• Shown Their Work: The pieces the creature is made from are background props from the movie - e.g, its right arm is a machine from Oogie's Lair.
  • Vacuum Mouth: Its left arm, when detached.
  • Well-Intentioned Extremist: All its doing is trying to find a heart of its own, unintentionally taking away joy in the process. What's even sadder is that, per 3D's revelation that anything could get a heart of its own given enough time, had Sora and company not fought it... a heart just might've developed in the poor guy after time passed.

    Phantom Aqua 

Phantom Aqua

https://static.tvtropes.org/pmwiki/pub/images/350px_phantom_aqua_kh02.png
"Only your heart is hollow enough to be a demon's."
Voiced by: Megumi Toyoguchi (Japanese), Willa Holland (English)
Appearances: 0.2 Birth by Sleep -A Fragmentary Passage-

A malevolent doppelganger of Aqua she encounters during her adventures in the Realm of Darkness. It is the physical manifestation of all of Aqua's fears and doubts crafted by the remains of the Magic Mirror in the World Within.


  • An Ice Person: Like Aqua, she can use Blizzard magic. Her most often used attack is to conjure four giant ice blocks and fire them at Aqua.
  • Bonus Boss: Serves as a part of the Zodiac Boss Rush.
  • Casting a Shadow: Downplayed. Phantom Aqua doesn't use any darkness-based attacks, but her Bizzaga shards are shrouded in dark energy.
  • Creepy Monotone: While Willa Holland voices Aqua with a dose of Dull Surprise, Phantom Aqua manages to make it sound truly menacing.
  • Dance Battler: Being an evil copy of Aqua, it's only natural her fighting style is just as graceful and elegant as the original's.
  • Dark Action Girl: She's a villainous doppelganger of Aqua and has all of her skills.
  • Dark Reprise: Her Leitmotif is a sinister and psychotic arrangement of Aqua's own theme.
  • Doppelgänger Attack: Phantom Aqua's signature ability is to create multiple copies of herself to confuse Aqua.
  • Enemy Without: She is all of Aqua's fears and doubts made flesh... And she doesn't like you one bit.
  • Establishing Character Moment: The first boss fight with her opens with her walking out the mirror and spouting the above quote before engaging Aqua in battle.
  • Evil Counterpart: To Aqua, naturally.
  • Evil Laugh: Occasionally lets one out during the boss fight.
  • Final Boss: She is the final opponent of the Zodiac Boss Rush.
  • Mirror Boss: Literally and figuratively. She is a dark copy born from a Magic Mirror and she has all of Aqua's attacks as well as a few of her own.
  • Occult Blue Eyes: Her eyes are a paler shade of blue than Aqua's, highlighting her otherworldly nature.
  • Recurring Boss: Fought three times throughout the game... four times really, if you count the Zodiac Boss Rush.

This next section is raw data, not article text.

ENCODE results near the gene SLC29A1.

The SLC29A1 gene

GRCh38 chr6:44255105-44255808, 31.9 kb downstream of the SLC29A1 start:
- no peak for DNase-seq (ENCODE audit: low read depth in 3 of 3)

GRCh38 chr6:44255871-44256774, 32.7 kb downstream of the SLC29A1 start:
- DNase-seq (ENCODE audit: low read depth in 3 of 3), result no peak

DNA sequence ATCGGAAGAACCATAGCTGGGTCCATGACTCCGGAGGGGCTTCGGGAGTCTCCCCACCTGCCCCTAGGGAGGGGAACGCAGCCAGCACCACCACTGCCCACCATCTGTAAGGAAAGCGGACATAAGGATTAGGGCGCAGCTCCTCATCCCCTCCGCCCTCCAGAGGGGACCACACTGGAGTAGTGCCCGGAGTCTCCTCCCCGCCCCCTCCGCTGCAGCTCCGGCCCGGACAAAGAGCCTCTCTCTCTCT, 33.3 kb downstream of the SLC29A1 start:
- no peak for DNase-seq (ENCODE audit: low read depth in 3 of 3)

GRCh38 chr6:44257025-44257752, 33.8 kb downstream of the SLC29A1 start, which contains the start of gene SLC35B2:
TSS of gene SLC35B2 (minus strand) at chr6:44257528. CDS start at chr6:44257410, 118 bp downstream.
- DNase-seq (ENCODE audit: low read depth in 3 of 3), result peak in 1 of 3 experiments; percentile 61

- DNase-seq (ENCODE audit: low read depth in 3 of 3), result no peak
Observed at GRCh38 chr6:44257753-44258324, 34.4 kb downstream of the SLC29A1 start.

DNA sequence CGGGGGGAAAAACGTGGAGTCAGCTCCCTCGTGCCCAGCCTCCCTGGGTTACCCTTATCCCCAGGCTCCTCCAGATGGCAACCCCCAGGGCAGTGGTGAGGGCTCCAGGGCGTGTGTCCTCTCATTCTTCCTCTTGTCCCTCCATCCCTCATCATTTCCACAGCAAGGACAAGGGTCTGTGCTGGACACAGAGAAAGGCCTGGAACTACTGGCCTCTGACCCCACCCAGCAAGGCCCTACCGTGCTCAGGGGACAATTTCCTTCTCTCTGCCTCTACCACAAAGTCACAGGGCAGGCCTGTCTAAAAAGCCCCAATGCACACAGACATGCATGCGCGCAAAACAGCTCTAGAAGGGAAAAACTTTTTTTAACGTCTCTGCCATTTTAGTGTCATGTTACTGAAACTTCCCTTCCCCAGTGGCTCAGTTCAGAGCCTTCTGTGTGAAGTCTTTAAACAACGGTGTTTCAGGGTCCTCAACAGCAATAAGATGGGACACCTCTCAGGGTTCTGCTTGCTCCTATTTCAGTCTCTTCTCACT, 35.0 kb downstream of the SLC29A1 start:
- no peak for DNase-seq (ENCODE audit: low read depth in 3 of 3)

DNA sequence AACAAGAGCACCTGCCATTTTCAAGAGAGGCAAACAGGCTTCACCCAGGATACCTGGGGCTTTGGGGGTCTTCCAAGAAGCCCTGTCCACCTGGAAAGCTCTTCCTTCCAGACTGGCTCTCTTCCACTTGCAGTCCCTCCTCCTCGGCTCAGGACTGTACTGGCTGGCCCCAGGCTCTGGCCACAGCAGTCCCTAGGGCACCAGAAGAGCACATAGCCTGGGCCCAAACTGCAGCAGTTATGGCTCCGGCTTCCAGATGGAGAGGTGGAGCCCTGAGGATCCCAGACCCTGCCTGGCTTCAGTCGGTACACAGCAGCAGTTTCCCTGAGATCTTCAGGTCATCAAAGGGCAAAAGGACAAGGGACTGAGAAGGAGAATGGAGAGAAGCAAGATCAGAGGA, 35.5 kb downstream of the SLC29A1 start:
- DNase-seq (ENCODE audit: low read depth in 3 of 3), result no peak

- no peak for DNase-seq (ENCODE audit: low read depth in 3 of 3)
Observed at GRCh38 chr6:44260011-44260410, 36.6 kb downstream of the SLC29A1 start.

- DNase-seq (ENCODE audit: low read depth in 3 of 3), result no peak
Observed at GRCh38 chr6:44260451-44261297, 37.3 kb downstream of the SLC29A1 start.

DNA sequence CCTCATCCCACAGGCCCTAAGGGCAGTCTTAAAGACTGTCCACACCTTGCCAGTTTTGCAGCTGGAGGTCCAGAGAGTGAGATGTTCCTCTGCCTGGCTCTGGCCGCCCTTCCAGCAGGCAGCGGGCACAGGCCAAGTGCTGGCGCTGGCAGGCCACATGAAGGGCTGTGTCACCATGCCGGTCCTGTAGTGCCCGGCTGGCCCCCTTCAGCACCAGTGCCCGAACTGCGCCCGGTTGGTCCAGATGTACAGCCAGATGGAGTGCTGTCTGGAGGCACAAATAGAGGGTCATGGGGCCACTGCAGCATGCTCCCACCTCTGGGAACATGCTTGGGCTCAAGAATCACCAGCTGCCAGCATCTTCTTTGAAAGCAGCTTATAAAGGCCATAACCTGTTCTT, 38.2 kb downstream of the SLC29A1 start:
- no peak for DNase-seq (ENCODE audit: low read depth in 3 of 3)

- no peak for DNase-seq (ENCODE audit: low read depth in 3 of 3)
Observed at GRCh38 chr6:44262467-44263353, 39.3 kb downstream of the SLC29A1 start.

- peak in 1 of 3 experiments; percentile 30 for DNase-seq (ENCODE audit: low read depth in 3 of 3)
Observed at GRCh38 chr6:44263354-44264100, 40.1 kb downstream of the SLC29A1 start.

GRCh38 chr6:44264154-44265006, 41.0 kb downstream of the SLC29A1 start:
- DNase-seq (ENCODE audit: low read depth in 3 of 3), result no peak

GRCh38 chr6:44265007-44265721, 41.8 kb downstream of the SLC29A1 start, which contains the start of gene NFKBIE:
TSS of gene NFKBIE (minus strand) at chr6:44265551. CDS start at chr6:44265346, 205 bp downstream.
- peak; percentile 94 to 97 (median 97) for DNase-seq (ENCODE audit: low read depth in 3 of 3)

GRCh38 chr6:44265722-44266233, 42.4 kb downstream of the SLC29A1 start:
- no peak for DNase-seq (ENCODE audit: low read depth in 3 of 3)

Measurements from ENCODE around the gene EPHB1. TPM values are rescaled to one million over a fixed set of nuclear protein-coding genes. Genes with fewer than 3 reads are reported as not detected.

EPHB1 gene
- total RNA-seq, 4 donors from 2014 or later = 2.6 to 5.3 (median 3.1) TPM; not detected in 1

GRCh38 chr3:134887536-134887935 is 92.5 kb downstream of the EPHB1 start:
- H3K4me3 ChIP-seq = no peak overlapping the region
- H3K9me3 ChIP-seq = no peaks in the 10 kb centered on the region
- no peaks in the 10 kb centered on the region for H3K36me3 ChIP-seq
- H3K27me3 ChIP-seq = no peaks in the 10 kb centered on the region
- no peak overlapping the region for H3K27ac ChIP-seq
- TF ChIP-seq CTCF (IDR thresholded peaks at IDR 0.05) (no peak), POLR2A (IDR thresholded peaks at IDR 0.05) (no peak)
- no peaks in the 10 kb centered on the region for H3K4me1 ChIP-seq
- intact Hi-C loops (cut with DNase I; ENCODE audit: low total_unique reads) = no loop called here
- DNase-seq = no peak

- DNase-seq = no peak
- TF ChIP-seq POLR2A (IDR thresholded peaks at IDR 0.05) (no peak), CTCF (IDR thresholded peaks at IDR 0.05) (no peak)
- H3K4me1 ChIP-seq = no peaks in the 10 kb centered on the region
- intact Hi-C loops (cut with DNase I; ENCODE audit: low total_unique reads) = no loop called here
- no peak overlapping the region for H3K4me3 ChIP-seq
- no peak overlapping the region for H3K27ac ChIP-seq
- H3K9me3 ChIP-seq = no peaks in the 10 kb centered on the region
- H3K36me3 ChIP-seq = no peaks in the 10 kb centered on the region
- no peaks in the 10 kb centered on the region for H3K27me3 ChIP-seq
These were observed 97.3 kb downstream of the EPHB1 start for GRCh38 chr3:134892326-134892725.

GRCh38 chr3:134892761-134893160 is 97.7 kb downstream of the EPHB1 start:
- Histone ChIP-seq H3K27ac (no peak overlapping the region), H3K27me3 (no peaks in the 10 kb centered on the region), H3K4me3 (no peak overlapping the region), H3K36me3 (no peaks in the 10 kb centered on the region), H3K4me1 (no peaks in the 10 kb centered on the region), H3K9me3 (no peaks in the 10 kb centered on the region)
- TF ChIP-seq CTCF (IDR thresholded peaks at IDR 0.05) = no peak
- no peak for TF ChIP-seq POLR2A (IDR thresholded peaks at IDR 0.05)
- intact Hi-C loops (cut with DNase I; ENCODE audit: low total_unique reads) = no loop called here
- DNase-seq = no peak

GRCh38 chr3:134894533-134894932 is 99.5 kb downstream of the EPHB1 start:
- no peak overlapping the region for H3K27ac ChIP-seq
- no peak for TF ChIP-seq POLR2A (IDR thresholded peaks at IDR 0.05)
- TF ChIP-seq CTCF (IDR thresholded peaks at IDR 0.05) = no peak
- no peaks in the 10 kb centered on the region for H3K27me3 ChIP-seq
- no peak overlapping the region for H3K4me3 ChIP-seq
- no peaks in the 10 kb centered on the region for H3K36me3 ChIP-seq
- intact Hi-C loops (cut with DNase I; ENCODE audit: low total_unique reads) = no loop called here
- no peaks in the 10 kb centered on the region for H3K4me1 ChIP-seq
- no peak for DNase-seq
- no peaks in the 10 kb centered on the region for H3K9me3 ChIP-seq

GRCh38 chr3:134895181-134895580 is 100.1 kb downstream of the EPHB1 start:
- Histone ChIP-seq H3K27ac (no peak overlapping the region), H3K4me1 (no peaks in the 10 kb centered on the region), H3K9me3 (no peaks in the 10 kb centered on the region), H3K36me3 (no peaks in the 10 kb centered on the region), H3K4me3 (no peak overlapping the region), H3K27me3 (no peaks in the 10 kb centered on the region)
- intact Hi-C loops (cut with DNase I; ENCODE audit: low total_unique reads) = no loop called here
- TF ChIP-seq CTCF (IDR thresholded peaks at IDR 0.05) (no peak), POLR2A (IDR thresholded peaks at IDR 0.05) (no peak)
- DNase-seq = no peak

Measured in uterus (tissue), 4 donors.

• Straw Nihilist: All throughout the World Within, Phantom Aqua subjects you to constant mockery and tosses a slew of nihilistic jeers at you.
    You'll never see the Realm of Light again.
    Is there any point in continuing this fight?
    No one can save you, and no one wants to.
    Are you really worthy of being a Keyblade Master?
    You're a failure.
    Just let go of everything and fade into the darkness.
  • Super Mode: She can use Aqua's Spellweaver.
  • Teleport Spam: Constantly teleports around the arena.
  • Took a Level in Badass: With each battle, she gets stronger and more difficult. The fight with her in the Zodiac Boss Rush is her at her strongest.

    Schwarzgeist - SPOILER FOR III 

Schwarzgeist

Appearances: Kingdom Hearts III

A secret gummi ship boss hailing from the game Einhänder. Initially sent after the titular ship in its home game, the Schwarzgeist is a Humongous Mecha fought in the middle of a storm, and proves to be one of the toughest gummi challenges in the game, firing salvos of missiles, lasers and aided by Monitors.


  • Attack Its Weak Point: Much like Einhänder, the narrow part that fires the lasers is the only place the Schwarzgeist will actually take damage.
  • Bonus Boss: An optional boss, and one of the tougher fights in the game.
  • The Bus Came Back: It resurfaces after a 21-year long absence since its original game's release.
  • Defeat Means Playable: One of the fight's rewards is a Gummi version of the Schwarzgeist itself.
  • Easter Egg: Bring the Endymion ship to battle against it, and the original version of "Thermosphere" will play in lieu of its remix.
  • Fragile Speedster: The Monitor lacks the power and bulk of the Schwarzgeist, but is extremely fast, relying on you being worn out from the main fight and either choking or letting your guard down to defeat you at the last minute.
  • Giant Space Flea from Nowhere: It has zero relation to the main plot, only serving as a Bonus Boss and a cool throwback to Einhänder.
  • Humongous Mecha: The Monitor is roughly the same size as the Gummi ship, but both ships look tiny compared to the Schwarzgeist.
  • Leitmotif: It brings with it a remix of "Thermosphere", its battle theme from its home game. The Monitor gets the original version of "Afterimage".
  • Mighty Glacier: The Schwarzgeist is entirely stationary save for the moving missile launchers and moving up and down for certain attacks, but said attacks tend to hit like a truck. While it has surprisingly low health for a Gummi ship boss, it makes up for it by having a small weak point constantly summoning shields to block your attacks.
  • Mythology Gag: When you confront it for the first time, it will enter the fight by flying over your ship from behind, just like in Einhänder. The Monitor flying out of the top of the main ship upon its destruction is also from the original game.
  • Names to Run Away from Really Fast: Schwarzgeist is German for "Black Ghost".
  • Sequential Boss: After Schwarzgeist itself is defeated, you still need to take down a remaining lone Monitor, like in its home game. Unlike the original game, the Monitor fight is mandatory, whereas not destroying a certain part of the Schwarzgeist would skip the entire phase.